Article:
Easter · God · life · Sermon & Talks · Worship


John 20:1-10

They went home.

Does that strike you as odd? What would you do at such a discovery? You’d think they’d have gone running into the streets screaming and shouting about it. You’d think, like Mary they’d have been desperate to tell someone of their discovery.

The thing is – suddenly everything had changed. The missing body. It could only mean one thing

The loneliness of Good Friday and the Saturday suddenly pulled into stark contrast.

What had happened?

Where was Jesus?

Could it be that what he said about returning to life was true. Could it be that they’d been wrong to assume it was all over.


Today we ask the same question. Yet we are at a disadvantage to those disciples. Over the next 40 days they met with Jesus, they saw him, touched him, ate with him. And when he left them, they went into the world to share what they had seen, heard and experienced. And no one doubted their account because they too had seen the evidence of Jesus’ resurrection. At one point Jesus is seen after the crucifixion by up 5000 people.

Like those hours after finding the empty tomb they may not have all understood what had happened, what it meant. But they were witnessed to the resurrection. It’s not just the bible that doesn’t record objections to their witness of the risen Jesus – even historians of the time accept it as fact that this man Jesus did something incredible. (Julius Caesar)

Yet for us, who weren’t there it’s even harder to believe. Like the disciples we wonder how can it be true. In our rational world how can this be true. How can this story be real. Sure it requires a step of faith.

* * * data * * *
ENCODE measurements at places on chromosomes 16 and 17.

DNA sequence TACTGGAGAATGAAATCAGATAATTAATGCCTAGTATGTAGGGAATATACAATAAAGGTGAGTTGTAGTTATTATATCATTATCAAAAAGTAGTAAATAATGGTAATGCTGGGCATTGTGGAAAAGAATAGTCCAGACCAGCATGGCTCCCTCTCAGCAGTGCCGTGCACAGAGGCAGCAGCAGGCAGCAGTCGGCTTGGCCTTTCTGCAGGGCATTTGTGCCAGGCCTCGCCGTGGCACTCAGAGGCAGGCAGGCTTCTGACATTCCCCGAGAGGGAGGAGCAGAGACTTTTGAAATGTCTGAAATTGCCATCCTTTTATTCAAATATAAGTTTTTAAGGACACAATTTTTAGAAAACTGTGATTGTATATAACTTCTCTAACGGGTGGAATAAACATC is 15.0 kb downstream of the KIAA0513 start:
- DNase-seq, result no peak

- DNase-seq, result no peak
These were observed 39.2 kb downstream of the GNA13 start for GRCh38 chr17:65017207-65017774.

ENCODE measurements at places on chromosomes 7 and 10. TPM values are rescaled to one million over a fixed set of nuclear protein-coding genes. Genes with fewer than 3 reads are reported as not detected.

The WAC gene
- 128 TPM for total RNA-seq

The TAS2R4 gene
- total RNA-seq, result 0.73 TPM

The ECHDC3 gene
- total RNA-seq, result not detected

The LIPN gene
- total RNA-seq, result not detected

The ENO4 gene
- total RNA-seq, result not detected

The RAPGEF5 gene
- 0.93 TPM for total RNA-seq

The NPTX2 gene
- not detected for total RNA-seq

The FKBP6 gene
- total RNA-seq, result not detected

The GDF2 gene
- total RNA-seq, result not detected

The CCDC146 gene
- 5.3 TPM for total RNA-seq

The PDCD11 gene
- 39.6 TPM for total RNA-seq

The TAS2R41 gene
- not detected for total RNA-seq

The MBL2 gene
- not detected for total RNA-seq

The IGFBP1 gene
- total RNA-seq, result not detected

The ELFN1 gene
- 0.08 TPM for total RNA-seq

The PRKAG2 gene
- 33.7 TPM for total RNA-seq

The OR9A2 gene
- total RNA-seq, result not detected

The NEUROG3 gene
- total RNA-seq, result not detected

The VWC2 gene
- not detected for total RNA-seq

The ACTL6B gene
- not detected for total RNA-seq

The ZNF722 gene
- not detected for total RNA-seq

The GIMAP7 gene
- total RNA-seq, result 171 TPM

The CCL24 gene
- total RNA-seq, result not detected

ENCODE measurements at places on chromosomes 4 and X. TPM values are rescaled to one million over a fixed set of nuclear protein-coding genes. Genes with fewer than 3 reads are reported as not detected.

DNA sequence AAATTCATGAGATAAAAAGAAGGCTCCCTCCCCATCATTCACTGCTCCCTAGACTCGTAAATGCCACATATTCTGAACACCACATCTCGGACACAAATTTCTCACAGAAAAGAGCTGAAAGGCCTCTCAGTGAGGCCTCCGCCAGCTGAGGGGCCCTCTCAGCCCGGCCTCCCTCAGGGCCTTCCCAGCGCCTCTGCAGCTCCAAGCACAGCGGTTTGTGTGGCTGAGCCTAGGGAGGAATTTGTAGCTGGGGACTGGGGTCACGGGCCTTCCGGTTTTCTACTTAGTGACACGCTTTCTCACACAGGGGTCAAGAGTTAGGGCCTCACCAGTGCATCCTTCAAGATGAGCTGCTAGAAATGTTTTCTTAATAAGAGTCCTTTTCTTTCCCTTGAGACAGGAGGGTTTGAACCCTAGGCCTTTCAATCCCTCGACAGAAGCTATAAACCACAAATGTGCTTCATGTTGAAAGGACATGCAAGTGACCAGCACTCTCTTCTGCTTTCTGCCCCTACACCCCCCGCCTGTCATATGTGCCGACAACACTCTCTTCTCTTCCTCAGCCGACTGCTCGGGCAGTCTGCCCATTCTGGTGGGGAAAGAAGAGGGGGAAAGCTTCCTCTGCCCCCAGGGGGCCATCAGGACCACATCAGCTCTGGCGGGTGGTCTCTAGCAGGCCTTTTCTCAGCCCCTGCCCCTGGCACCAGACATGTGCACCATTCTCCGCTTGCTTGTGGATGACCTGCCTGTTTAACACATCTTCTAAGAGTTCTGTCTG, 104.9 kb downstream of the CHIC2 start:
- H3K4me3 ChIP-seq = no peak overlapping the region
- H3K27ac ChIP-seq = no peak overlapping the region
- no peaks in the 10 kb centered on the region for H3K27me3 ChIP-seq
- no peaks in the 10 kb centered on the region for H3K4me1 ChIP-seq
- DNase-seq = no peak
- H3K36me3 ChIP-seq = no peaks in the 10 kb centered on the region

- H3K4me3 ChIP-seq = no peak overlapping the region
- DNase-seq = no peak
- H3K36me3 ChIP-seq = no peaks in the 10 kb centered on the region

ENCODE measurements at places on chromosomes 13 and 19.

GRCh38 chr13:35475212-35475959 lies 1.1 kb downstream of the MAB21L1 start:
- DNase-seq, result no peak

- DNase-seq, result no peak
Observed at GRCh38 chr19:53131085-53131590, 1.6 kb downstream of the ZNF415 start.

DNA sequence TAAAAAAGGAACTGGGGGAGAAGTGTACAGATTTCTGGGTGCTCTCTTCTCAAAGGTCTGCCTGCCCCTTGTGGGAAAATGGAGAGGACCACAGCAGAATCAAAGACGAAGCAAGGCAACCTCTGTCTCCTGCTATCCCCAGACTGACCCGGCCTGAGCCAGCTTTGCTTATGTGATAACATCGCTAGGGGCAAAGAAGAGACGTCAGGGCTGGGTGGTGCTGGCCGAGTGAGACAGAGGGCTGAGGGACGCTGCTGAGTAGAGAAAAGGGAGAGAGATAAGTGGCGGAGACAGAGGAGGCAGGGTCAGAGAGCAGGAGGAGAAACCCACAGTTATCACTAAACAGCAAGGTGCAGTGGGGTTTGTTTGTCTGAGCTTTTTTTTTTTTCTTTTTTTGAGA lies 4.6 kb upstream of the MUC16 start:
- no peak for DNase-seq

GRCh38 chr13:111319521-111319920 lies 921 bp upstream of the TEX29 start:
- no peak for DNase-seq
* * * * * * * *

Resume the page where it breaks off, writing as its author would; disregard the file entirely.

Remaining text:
A little bit later in the same chapter of John’s gospel we encounter the disciple Thomas. He hears John and Peter talking about meeting with Jesus. He hears the other disciples who have been hiding out in a room in Jerusalem talk about how Jesus also appears to them that same evening. And he refuses to believe – he says that until he can ‘touch the wounds in Jesus’ hands and feet’ he cannot believe their fanciful tale. Then Jesus appears to him too. He suddenly no longer needs to touch Jesus’ wounds in order to believe.

We generally don’t have that luxury. Though the risen Jesus has appeared to a large number of people through the centuries – some of them famous saints, some of them people whose lives have been changed beyond comprehension by the encounter but whose names we’ll never know. – Most of us don’t get that certainty making spiritual encounter.

For most of us our journey of towards God – and be sure all of us, no matter what we believe are on a journey of faith – requires a step of faith, a step of trust in him, a step into the unknown. The book of Hebrews in the bible says:

“Faith is being sure of what you hope for and certain of what you do not see”